KANSAS CITY, Mo. — The National Association of Intercollegiate Athletics (NAIA) has announced multiple changes to championship formats that have been designed to improve the overall championship experience for its student-athletes. The changes were voted upon by the NAIA National Administrative Council (NAC) virtual meetings held this week and many will go into effect in the 2020 season.
The NAIA set forth to make significant changes, and while some of the below adjustments were originally slated to go into effect beginning in fall of 2021, the association deemed it vital to make these changes a year in advance to help positively impact the financial burden on its institutions immediately.
“We are pleased with the approval of these changes, as they will enhance the experience of the NAIA’s national championship structure,” said Jim Carr, NAIA President and CEO. “These changes will also greatly assist our schools in lowering costs, which was also a focus from a national perspective.”
The NAIA Women’s Volleyball championship format has been a topic of conversation for several years amongst coaches and administrators alike, trying to find a way to avoid multiple games a day for teams in the latter stages of the championship.
The new format will lessen the final site field to 24 teams (down from 32) and will include eight pools of three (down from four) teams. Currently, the top two teams of each pool advance to single elimination play, but in the new format, a team must win its pool to advance to the eight-team, single elimination bracket. The smaller pools also allow for the elimination of early morning and late evening matches and will allow for the semifinal and championship matches to be played on a separate day.
Also included in the format change will be the elimination of a direct berth to the final site. In the new format, 48 teams will compete in a single match opening round. The winners of each will advance to the 24-team final site field.
Changes were also approved for men’s volleyball as the sport continues to see growth. The NAC approved an increase in teams in the national championship field from eight to 12. The approved additions will increase the at-large berths from a possibility of two teams to as many as six.
In swimming and diving, changes made will restrict the overall number of participants to 316 in an effort to make the field more competitive both at the championship and in the regular season to make the qualifying standard. The overall final field will consist of 300 swimmers and 16 divers.
“I echo President Carr in saying these changes to the NAIA championship structure allow for NAIA membership to realize some significant savings but equally important is giving our student-athletes a great championship experience and these plans will allow for just that,” said NAIA NAC President Bill Popp. “I’d like to thank the NAC Championships Competition Committee for all of the work they did to achieve these goals. This group was able to work within a set of guiding principles and deliver these innovative championship plans.”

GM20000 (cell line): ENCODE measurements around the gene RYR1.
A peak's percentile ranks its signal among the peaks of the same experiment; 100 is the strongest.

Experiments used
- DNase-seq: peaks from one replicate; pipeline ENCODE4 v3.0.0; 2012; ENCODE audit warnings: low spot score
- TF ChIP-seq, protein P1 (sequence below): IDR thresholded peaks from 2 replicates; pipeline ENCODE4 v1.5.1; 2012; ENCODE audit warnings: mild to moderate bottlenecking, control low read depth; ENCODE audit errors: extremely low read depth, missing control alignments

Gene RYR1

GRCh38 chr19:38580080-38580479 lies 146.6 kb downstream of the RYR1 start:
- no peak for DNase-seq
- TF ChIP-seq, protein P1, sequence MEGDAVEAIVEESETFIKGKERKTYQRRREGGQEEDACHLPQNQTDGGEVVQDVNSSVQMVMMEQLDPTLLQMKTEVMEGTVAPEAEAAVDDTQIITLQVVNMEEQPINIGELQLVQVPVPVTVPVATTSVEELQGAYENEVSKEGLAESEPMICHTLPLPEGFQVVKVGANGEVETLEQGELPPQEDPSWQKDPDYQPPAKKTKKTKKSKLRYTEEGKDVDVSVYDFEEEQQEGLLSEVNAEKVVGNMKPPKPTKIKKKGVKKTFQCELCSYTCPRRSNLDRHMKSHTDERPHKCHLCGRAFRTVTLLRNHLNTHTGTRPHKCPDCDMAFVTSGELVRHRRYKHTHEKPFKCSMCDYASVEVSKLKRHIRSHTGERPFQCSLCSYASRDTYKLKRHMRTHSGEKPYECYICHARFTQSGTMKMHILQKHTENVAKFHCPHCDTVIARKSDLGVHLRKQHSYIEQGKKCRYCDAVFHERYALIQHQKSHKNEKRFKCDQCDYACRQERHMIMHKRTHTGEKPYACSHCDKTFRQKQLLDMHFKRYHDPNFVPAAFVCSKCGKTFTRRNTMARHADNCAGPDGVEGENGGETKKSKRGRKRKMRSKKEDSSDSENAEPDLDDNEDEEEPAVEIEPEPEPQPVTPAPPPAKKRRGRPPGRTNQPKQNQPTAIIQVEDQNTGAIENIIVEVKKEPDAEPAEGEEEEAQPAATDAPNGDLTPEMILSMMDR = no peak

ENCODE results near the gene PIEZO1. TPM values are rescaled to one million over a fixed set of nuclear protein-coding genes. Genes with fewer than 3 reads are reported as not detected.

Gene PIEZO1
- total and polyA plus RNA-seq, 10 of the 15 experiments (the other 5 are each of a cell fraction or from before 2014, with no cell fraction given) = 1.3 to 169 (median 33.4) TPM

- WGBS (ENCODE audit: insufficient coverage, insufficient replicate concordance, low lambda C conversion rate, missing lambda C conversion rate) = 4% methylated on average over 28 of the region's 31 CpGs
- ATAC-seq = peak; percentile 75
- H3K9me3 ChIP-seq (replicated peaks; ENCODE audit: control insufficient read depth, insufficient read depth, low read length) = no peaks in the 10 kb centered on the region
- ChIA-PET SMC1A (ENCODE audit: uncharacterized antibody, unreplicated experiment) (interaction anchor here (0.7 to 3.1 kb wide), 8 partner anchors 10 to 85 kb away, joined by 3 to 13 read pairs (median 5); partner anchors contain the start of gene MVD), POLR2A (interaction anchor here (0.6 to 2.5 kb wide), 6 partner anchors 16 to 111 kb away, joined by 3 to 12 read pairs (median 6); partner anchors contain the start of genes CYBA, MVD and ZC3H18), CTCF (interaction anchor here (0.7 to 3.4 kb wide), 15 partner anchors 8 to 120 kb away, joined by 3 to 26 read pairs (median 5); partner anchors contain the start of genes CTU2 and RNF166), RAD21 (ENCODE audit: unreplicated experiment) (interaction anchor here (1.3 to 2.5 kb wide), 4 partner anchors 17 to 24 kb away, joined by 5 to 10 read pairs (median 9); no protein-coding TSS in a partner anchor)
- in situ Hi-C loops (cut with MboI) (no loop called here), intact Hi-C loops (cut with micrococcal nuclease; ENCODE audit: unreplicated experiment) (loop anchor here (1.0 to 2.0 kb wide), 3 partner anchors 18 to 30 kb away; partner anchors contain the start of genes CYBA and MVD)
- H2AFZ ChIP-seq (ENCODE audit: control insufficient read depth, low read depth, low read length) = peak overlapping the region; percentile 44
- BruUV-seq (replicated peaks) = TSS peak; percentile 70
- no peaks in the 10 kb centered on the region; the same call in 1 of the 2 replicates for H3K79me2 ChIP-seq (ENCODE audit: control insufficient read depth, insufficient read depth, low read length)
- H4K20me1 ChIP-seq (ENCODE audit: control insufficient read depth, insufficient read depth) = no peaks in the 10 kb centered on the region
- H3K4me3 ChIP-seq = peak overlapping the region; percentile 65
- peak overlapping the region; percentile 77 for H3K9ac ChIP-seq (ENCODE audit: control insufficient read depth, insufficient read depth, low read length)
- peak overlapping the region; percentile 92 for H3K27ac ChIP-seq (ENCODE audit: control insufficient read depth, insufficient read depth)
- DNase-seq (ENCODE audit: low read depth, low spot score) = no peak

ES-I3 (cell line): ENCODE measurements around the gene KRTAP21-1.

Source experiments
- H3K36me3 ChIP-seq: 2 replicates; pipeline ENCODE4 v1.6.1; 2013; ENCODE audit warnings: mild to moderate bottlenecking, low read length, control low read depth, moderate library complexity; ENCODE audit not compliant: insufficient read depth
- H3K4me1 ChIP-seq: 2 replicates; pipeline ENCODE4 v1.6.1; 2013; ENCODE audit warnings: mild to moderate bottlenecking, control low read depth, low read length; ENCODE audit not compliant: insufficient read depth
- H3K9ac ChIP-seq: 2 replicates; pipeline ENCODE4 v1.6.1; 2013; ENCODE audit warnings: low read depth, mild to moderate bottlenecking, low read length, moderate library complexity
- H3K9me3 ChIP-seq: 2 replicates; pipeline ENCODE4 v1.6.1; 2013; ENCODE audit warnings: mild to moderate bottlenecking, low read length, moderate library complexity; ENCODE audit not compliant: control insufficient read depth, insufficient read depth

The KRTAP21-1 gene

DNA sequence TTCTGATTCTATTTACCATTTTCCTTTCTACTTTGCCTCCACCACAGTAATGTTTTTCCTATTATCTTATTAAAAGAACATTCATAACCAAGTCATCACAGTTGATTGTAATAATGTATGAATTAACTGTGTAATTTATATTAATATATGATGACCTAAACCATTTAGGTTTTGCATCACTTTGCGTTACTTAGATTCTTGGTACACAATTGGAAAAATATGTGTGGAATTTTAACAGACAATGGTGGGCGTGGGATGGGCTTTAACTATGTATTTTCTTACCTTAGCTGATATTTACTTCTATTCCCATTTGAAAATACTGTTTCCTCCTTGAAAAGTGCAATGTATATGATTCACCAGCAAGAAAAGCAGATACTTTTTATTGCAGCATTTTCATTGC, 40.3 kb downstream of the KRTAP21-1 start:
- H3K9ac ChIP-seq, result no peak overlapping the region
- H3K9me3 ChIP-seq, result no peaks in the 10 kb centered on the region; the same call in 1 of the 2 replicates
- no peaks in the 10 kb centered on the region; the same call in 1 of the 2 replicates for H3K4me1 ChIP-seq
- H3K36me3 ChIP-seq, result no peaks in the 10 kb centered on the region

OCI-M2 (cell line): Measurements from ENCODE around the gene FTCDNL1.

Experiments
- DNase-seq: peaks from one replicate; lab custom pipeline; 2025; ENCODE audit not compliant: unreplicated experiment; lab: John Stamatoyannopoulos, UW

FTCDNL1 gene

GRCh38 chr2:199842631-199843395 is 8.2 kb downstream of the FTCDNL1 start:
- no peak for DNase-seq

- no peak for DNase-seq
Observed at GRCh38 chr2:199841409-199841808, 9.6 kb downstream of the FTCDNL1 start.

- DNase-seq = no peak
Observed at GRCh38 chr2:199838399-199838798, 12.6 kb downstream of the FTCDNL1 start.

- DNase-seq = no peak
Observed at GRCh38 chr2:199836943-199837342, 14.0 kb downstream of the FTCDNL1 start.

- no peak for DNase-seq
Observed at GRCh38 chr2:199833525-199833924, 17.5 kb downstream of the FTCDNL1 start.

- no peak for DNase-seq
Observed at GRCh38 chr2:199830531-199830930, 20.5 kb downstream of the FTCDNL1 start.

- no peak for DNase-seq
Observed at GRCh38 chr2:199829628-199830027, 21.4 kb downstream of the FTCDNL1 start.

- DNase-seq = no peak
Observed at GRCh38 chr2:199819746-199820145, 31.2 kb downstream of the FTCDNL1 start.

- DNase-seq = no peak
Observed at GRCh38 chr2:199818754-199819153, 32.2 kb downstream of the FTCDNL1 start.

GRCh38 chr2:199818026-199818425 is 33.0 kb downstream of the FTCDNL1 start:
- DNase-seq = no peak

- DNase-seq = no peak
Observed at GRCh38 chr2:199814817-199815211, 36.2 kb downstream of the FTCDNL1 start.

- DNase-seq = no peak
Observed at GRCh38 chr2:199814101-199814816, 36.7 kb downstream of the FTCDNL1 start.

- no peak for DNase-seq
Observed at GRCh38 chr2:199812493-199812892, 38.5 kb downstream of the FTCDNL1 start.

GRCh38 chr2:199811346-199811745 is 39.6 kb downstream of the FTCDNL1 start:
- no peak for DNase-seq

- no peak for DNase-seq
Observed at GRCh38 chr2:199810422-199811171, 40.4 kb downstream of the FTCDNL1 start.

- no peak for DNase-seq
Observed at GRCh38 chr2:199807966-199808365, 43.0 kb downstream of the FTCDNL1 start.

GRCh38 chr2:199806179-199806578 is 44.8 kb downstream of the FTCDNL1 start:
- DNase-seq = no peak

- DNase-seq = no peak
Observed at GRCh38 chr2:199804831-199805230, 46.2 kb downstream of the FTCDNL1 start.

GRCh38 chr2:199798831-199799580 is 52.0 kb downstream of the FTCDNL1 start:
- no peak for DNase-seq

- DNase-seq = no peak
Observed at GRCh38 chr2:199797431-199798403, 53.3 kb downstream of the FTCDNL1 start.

Men’s & women’s soccer will also make a large stride to improve the championship experience, both in the opening rounds and at the final site. The new format will change the opening round tournaments from a 15-site, three-team event to a four team tournament hosted at 10 sites. The 10 teams that emerge as champions at each site will head to the final site for the single elimination bracket play. The top six seeded teams in both genders will earn a bye to the second round while teams seeded No. 7-10 will play a first round matchup at the final site.
One of the most notable changes as a part of the soccer championship format adjustment will be the inclusion of a rest day for the teams involved at both the opening round and final sites. The NAC took direct input from the NAIA Council of Student-Athletes (CSA), which strongly advocated for a rest day between the opening round and final site games.
“This recommendation was made to significantly reduce the risk of injury for all competitive athletes,” said Michael Nolan, NAIA CSA Co-Chairman. “In most studies, performance levels were not fully re-achieved until at least 72 hours. Student-athletes had a perception of feeling performance ready at 48 hours post-match; however, the physiological studies show deficits from 72-96 hours.”
NAC Approves Hybrid-Regionalized Championship Opening Rounds
In response to its review of opening round placements in the sports of soccer, basketball, softball and baseball, the NAC approved the placement of teams qualifying through its conference (auto-qualifiers) at regional sites to reduce travel costs.
“The council felt strongly that conference matchups will not be repeated in the opening round of each championship and that placement of two teams from a given conference should also be avoided, if possible, at the same geographic site,” said Mike Higgins, NAIA Director of Championships. “The collective championship format changes are expected to save NAIA institutions over $500,000 annually.”